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Peace Studies at Manchester University | Plowshares | Indianapolis Peace Institute | Journal of Religion, Conflict, and Peace
  Volume 39  

2012 

Videos from Peace Studies

Gene Sharp: Innovator of the Year Award

Gene Sharp: Manchester University 2011 Innovator of the Year from Peace Studies Institute on Vimeo.

Gene Sharp, author of non-violent revolution worldwide – including the strategies that toppled the Egyptian government – is Manchester University’s 2011 Innovator of the Year.


Nominated in 2012 and 2009 for the Nobel Peace Prize, Gene Sharp is author of the groundbreaking book, From Dictatorship to Democracy, which lists 198 nonviolent weapons for toppling dictators. The guide, available free online, has been slipped across borders and hidden from police all over the world.

Sharp’s methods have influenced and inspired democratic struggles in the Balkans, Eastern Europe, Indonesia and Burma. In 2009, the Iranian government charged protesters with using Gene Sharp’s tactics. His core message: The power of dictatorships stems from the willing obedience of the people they govern. If the people withhold their consent, a regime will crumble.


“Gene Sharp’s tactics for peaceful removal of powerful dictators and how he made his work available to the Arab Spring citizen revolutionaries is truly innovative,” said Jim Falkiner, the Mark E. Johnston Professor of Entrepreneurship. “Gene Sharp created and shares for free his proven tools that inspire people to stand up to oppression and win the battle peacefully.”

Manchester blended presentation of the award and Sharp’s acceptance speech into an multi-media convocation at 3:30 p.m. on Tuesday, April 10. (The 84-year-old was unable to make the trip in person.) Peace Studies student, Jonathan Ulrich, had the opportunity to go with Professor Falkiner and Vice-President Dave McFadden to interview Sharp and to present him with the award.


Sharp held a research appointment to Harvard University’s Center for International Affairs for more than 30 years. With graduate degrees from Ohio State and Oxford universities, he is professor emeritus of political science for the University of Massachusetts. For more about Gene Sharp, visit www.aeinstein.org.


 

Rachel Gross: A Life Story Interview

Rachel Gross: A Life Story Interview from Peace Studies Institute on Vimeo.

In this first interview session, Rachel Gross tells part of her life story. She discusses her formative experiences growing up, at home, in her church and at college. Stories of her development into a peacemaker accompany personal challenges and stories of personal growth. She also discusses the role of community in her life and what it means to be a peacemaker.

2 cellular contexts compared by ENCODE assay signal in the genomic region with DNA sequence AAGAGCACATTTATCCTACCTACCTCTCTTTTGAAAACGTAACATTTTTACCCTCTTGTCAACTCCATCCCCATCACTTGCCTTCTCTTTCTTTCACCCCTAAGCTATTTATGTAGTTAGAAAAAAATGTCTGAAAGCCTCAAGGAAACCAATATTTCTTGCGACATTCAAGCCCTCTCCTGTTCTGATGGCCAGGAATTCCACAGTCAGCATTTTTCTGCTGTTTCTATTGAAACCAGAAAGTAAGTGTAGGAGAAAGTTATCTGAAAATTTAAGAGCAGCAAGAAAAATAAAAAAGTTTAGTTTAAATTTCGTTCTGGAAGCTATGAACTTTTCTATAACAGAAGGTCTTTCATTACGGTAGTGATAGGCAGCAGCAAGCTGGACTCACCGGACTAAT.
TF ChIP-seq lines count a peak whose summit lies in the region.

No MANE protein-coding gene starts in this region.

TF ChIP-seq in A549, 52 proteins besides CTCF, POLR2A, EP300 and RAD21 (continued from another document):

Rachel Gross coordinates the Death Row Support Project, an organization which facilitates letter writing to prisoners on death row.

Make sure to check out session 2 for the rest of the interview including discussion of the Death Row Support Project.

My thanks go to all those who made this interview possible including Katy Gray Brown, Katherine Tinsley, Judd Case and Daniel Allan at Manchester College. My most special thanks go of course to Rachel Gross for granting this interview and offering the hospitality of her home and food to me.

June 2, 2012
Jonathan Ulrich

Rachel Gross: A Life Story Interview, Session 2

Rachel Gross: A Life Story Interview, Session 2 from Peace Studies Institute on Vimeo.

In this the second interview session of a life story interview with Rachel Gross. In it Rachel tells part of her life story. She builds on the first session to tell about her faith, her involvement in the church, the Death Row Support Project (DRSP) and more. If you are interested in the DRSP, the discussion beginning around 51 may be especially interesting. Rachel tells about how the DRSP fits into the larger movement against the death penalty and uses her gifts, what a typical day at the DRSP looks like, what makes the work exciting, what is most challenging as well as what the future of the DRSP may hold.

Check out session 1 where Rachel discusses her formative experiences growing up, at home, in her church and at college. Stories of her development into a peacemaker accompany personal challenges and stories of personal growth. She also discusses the role of community in her life and what it means to be a peacemaker.

Rachel Gross coordinates the Death Row Support Project, an organization which facilitates letter writing to prisoners on death row.

My thanks go to all those who made this interview possible including Katy Gray Brown, Katherine Tinsley, Judd Case and Daniel Allan at Manchester University. My most special thanks go of course to Rachel Gross for granting this interview and offering the hospitality of her home and food to me.

June 2, 2012
Jonathan Ulrich

 

 

 

   

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